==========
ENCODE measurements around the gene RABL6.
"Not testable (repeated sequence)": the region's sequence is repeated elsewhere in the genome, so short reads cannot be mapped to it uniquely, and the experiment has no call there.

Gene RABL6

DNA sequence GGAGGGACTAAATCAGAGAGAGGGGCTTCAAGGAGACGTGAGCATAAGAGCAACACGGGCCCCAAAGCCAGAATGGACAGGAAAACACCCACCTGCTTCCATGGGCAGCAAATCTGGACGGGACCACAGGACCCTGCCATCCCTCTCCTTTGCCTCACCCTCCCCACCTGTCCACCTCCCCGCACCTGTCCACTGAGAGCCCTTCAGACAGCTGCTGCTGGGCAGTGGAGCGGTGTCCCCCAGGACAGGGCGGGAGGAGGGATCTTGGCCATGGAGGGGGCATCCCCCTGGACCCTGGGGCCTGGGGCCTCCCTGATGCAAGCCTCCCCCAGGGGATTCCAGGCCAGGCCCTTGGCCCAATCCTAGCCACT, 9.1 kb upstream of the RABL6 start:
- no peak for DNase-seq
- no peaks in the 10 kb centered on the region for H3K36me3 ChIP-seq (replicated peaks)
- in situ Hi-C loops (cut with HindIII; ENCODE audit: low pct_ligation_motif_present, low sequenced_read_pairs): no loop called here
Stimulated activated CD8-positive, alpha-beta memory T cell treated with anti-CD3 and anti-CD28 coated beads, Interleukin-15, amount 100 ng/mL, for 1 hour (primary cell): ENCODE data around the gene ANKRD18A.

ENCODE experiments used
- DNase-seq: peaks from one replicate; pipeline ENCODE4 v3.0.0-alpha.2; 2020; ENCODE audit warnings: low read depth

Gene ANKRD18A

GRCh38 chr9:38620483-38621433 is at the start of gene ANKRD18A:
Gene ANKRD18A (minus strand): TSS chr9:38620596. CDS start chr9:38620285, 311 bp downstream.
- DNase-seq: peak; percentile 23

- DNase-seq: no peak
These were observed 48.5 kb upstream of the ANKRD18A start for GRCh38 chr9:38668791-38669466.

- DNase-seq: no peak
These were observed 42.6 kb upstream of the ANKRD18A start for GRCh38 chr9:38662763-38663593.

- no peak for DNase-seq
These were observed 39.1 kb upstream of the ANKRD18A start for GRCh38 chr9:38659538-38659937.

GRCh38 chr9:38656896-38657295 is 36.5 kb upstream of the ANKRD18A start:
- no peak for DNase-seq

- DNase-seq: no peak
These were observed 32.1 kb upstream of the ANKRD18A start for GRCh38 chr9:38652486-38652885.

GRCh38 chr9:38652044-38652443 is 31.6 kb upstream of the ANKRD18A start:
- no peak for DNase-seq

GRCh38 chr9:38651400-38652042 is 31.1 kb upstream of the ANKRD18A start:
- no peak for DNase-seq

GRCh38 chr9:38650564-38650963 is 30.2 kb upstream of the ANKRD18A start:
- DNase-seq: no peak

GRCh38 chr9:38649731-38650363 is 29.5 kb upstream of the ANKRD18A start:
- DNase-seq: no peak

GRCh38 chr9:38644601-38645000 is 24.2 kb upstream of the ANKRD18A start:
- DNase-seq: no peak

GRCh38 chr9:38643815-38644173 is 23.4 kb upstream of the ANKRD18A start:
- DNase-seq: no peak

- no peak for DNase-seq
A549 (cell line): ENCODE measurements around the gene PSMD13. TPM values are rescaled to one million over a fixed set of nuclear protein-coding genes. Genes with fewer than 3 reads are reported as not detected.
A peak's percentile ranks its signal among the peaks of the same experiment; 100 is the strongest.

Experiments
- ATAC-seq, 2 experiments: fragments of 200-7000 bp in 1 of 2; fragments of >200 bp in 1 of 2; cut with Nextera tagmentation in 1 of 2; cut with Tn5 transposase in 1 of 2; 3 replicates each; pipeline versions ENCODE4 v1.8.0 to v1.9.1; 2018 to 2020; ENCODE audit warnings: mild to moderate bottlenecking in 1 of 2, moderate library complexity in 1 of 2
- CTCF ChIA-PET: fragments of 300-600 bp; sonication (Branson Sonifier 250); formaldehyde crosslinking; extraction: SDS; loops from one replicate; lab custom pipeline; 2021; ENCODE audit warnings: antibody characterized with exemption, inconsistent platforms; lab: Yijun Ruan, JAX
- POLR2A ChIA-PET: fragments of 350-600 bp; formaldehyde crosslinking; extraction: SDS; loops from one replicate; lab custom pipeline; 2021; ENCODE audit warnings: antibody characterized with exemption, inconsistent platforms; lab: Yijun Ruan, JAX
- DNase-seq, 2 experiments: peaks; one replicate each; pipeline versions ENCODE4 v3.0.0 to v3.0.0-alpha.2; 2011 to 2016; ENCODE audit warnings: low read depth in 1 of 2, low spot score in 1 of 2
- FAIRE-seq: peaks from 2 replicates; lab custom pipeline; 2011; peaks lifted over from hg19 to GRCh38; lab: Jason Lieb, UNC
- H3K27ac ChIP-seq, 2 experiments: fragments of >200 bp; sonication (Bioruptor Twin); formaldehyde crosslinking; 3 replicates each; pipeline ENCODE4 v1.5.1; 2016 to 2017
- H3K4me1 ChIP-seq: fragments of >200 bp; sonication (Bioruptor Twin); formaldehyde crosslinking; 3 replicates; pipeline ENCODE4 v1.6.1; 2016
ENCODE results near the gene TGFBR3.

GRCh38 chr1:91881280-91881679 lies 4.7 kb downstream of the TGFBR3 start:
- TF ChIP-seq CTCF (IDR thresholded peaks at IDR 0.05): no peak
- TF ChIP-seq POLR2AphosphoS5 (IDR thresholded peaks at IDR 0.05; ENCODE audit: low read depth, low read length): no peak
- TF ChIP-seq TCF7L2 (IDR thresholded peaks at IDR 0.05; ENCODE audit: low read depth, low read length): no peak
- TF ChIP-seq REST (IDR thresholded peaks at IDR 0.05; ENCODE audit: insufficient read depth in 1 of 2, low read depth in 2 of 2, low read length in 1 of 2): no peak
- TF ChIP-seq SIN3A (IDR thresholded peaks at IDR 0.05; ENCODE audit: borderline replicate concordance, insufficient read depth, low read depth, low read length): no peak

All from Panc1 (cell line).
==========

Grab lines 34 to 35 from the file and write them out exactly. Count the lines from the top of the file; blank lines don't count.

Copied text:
- DNase-seq: no peak

GRCh38 chr9:38643815-38644173 is 23.4 kb upstream of the ANKRD18A start: